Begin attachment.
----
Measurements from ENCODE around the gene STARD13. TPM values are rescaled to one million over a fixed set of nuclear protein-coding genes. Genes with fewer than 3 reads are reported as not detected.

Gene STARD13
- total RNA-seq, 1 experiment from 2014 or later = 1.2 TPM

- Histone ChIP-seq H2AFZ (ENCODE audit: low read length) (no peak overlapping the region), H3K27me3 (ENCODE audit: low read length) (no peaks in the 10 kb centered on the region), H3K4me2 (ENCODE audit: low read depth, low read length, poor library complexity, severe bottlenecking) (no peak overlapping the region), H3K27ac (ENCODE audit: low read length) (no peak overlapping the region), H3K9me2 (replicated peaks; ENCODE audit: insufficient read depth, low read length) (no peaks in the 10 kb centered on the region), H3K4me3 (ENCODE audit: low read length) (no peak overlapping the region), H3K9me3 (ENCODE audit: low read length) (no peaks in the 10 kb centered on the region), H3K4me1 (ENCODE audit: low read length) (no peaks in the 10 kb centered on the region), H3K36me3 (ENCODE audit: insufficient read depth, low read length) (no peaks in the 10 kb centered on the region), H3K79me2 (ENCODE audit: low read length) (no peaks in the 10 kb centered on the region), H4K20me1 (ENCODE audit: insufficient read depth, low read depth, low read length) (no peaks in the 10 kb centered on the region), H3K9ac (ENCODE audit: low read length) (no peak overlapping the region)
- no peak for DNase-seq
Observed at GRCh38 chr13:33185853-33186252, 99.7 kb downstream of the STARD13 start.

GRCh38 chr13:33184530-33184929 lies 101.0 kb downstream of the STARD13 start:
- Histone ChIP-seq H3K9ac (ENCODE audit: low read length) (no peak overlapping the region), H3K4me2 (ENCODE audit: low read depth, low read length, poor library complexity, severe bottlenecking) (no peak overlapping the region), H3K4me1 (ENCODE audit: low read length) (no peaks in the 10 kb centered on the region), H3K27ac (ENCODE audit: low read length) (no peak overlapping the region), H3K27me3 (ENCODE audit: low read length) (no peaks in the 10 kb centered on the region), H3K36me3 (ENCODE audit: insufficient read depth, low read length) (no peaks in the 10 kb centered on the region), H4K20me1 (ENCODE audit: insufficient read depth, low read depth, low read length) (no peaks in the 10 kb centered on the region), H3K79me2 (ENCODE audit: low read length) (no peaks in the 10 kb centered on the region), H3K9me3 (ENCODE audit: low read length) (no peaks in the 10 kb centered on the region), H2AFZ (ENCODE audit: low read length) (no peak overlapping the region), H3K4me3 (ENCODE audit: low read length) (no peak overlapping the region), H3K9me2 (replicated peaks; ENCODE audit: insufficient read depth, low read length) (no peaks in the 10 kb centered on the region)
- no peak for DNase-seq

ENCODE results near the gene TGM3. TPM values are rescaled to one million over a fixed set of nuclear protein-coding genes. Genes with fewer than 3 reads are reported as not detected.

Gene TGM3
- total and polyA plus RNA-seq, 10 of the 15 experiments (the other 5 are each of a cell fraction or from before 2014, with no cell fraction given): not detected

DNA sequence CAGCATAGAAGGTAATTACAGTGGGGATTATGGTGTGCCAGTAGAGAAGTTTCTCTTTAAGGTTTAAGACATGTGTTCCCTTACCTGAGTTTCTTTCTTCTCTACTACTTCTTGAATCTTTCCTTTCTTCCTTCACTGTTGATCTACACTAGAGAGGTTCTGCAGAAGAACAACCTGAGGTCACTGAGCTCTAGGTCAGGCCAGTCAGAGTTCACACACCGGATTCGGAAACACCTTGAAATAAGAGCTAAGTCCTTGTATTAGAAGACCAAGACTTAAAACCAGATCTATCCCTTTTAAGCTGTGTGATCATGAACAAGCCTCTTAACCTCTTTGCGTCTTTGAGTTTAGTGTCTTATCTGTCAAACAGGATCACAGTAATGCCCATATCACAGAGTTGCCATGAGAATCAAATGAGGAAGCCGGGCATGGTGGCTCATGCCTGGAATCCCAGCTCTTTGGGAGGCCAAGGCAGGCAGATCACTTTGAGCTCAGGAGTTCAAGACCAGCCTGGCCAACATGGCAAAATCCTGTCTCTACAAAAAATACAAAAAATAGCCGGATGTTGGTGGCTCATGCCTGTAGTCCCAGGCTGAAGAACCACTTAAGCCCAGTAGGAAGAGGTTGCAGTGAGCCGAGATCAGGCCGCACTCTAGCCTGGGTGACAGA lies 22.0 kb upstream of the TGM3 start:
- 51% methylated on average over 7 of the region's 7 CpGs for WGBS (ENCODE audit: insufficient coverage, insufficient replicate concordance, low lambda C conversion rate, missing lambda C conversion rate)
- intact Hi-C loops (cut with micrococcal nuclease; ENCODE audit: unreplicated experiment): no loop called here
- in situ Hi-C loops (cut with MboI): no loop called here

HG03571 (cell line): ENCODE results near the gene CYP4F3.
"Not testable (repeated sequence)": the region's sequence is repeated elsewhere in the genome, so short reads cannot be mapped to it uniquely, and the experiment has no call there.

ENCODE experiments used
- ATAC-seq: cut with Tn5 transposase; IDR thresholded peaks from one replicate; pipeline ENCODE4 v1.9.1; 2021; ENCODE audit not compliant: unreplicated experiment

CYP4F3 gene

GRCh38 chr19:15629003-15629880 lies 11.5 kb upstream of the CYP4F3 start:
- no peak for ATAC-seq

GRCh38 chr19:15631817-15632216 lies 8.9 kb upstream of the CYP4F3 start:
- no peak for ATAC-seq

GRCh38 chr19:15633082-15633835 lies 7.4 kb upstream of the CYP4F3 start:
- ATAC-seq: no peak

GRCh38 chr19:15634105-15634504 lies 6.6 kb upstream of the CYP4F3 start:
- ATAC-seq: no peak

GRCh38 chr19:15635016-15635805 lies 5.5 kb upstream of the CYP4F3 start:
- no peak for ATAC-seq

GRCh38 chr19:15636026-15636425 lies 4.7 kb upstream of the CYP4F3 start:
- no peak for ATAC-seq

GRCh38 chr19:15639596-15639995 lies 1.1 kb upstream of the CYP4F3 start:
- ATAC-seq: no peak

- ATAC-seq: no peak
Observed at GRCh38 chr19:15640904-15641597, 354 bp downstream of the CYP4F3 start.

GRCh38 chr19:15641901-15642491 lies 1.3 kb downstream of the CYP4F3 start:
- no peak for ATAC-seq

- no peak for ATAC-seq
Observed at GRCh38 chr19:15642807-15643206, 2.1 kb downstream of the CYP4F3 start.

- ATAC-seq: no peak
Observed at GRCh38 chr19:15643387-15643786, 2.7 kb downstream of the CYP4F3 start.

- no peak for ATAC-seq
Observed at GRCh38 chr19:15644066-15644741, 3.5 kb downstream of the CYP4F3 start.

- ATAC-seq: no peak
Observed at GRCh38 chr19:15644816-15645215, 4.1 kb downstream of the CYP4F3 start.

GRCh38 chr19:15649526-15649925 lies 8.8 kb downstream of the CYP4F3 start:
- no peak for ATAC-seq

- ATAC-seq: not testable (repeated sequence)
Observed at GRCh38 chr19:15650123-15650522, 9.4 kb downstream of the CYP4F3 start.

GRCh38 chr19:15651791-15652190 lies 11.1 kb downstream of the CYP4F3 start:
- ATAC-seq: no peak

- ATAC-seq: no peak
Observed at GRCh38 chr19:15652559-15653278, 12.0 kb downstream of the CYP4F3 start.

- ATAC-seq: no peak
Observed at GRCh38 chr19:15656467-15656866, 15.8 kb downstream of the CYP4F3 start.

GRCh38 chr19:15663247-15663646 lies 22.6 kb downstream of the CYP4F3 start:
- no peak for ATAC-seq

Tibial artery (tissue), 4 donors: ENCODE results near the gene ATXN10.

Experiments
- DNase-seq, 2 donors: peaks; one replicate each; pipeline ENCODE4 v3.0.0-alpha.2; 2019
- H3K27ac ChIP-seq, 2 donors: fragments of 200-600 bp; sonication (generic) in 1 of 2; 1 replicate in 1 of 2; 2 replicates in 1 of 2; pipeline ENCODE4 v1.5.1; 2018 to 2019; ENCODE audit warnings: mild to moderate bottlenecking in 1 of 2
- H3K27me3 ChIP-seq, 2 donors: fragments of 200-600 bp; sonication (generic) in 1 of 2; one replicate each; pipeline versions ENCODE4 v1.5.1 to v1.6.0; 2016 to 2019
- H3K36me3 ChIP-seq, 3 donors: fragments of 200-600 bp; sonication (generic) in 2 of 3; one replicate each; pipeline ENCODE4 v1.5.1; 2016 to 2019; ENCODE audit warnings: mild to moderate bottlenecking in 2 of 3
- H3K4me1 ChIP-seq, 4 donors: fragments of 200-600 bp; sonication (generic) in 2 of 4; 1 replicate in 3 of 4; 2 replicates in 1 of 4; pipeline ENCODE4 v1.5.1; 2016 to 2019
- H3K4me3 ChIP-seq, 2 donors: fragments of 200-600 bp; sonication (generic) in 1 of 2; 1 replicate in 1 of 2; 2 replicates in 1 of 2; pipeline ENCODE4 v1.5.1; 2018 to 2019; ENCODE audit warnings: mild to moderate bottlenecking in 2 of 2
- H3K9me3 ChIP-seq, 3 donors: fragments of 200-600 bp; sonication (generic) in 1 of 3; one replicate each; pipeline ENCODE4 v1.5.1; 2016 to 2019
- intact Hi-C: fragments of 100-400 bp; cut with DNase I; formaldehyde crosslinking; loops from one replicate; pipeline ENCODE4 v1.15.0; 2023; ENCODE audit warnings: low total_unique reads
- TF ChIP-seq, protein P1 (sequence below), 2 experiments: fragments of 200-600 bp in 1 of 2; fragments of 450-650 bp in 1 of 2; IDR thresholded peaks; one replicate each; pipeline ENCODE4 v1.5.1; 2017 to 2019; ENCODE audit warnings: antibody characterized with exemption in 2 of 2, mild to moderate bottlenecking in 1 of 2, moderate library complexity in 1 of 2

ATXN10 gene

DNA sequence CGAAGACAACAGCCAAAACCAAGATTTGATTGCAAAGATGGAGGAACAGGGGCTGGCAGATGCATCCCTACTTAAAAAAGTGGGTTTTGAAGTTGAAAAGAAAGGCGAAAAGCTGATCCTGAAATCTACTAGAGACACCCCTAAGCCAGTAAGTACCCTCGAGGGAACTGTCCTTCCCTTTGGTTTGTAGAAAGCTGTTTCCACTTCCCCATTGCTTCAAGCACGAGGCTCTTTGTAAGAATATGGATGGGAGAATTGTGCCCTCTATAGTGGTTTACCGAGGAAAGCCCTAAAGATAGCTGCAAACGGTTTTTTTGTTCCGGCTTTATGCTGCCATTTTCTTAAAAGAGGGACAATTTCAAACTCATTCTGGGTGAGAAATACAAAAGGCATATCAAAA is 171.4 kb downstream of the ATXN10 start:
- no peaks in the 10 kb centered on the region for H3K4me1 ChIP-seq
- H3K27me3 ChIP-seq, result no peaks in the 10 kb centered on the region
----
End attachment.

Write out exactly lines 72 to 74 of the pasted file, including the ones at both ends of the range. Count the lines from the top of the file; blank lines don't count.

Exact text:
DNA sequence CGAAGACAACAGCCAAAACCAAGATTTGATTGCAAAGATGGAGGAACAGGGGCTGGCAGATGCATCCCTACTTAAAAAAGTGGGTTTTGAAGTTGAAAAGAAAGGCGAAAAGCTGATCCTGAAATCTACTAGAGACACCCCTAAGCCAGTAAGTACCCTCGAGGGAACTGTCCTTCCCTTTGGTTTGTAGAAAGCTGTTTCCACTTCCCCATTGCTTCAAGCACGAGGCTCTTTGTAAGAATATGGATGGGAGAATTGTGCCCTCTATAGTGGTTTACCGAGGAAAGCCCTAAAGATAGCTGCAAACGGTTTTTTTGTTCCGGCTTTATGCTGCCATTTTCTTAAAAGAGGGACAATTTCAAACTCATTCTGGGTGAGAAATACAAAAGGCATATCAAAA is 171.4 kb downstream of the ATXN10 start:
- no peaks in the 10 kb centered on the region for H3K4me1 ChIP-seq
- H3K27me3 ChIP-seq, result no peaks in the 10 kb centered on the region